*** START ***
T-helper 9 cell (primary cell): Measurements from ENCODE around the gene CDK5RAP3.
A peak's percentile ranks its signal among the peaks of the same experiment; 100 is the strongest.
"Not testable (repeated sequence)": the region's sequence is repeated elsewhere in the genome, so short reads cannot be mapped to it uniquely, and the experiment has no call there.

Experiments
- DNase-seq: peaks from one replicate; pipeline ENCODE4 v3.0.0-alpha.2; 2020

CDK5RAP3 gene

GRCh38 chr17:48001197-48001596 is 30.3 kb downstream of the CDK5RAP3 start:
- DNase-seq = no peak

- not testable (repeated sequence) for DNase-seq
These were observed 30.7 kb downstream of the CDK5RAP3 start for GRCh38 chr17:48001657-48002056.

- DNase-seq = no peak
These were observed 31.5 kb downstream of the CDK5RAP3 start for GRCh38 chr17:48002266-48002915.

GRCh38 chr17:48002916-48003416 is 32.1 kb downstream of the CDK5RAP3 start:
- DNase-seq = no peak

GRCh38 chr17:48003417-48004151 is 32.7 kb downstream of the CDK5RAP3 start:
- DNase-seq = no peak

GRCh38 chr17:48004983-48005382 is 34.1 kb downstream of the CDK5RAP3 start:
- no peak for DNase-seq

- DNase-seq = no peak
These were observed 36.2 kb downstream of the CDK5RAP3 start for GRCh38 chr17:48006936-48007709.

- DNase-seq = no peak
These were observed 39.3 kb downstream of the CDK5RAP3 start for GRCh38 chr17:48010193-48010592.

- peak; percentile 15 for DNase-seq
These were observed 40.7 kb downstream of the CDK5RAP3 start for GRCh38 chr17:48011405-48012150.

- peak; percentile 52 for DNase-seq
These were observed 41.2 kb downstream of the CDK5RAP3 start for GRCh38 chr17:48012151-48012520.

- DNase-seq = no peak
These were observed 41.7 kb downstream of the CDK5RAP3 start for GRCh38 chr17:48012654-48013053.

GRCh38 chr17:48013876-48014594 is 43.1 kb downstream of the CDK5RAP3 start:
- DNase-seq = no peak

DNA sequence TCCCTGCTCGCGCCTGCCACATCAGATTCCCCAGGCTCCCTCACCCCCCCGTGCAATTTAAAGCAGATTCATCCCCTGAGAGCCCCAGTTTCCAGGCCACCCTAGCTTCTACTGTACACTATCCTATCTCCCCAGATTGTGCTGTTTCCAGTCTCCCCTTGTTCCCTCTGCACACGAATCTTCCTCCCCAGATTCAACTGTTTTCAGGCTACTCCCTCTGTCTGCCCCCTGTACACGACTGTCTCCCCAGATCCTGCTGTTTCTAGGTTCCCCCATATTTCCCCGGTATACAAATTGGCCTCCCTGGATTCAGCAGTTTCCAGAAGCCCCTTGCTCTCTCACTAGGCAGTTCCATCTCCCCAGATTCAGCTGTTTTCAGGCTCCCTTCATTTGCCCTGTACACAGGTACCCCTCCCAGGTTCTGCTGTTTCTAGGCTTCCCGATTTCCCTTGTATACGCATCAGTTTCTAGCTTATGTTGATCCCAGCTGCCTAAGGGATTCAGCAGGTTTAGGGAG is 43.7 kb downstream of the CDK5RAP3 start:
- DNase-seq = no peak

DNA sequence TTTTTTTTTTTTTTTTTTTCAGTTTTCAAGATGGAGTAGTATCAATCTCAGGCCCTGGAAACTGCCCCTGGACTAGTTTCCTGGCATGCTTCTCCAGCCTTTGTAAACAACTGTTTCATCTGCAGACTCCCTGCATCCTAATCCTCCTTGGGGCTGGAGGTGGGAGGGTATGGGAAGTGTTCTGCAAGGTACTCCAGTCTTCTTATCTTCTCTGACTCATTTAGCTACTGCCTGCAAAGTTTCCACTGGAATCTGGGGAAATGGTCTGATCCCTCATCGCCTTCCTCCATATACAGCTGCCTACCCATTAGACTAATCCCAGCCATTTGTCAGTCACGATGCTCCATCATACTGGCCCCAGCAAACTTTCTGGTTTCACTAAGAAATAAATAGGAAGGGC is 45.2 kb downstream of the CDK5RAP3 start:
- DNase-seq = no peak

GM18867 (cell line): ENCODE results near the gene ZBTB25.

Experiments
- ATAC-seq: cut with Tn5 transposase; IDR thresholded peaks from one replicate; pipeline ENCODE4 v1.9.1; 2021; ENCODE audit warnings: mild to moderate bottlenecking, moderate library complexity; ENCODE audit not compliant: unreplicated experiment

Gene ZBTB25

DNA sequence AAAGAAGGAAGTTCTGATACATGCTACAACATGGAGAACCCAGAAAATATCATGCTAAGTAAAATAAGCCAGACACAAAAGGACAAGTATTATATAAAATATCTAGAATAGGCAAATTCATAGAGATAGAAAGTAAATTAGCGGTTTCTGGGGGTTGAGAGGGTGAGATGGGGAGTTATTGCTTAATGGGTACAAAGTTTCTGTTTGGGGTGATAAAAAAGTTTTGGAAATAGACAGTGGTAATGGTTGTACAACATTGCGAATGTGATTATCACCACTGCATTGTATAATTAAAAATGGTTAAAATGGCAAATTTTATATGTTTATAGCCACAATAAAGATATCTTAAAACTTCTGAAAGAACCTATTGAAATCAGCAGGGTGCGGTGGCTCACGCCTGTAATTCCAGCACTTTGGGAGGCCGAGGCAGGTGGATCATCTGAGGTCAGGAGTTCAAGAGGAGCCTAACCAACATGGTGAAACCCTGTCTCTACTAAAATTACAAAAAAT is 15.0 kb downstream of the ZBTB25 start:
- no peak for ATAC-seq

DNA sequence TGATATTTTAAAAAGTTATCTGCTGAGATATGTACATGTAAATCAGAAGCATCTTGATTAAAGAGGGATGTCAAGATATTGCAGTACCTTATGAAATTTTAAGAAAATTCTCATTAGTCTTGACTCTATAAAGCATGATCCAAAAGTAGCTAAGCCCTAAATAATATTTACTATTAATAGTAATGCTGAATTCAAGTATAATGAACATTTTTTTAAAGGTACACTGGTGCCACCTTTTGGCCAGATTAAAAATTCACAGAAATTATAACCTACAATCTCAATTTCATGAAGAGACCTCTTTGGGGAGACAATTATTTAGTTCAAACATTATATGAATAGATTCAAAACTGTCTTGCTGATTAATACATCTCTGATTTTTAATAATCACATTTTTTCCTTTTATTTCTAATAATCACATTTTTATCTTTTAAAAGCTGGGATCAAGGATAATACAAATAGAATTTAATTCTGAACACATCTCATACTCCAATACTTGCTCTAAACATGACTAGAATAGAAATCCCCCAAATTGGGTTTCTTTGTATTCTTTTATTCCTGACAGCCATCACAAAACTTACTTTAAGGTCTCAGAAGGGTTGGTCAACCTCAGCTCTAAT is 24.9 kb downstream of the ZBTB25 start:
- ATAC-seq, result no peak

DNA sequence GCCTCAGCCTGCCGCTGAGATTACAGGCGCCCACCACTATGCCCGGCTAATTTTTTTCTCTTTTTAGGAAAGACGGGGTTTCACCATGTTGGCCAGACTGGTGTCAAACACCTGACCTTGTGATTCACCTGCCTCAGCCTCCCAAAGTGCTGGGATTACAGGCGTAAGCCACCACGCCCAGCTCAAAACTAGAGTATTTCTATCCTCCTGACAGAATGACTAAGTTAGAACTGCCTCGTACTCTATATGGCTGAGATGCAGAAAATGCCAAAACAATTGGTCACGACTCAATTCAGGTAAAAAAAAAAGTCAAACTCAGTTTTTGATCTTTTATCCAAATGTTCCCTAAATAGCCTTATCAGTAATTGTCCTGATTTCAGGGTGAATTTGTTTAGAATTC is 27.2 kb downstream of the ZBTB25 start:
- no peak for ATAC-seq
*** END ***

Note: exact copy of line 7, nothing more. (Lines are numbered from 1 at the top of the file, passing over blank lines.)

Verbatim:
GRCh38 chr17:48001197-48001596 is 30.3 kb downstream of the CDK5RAP3 start: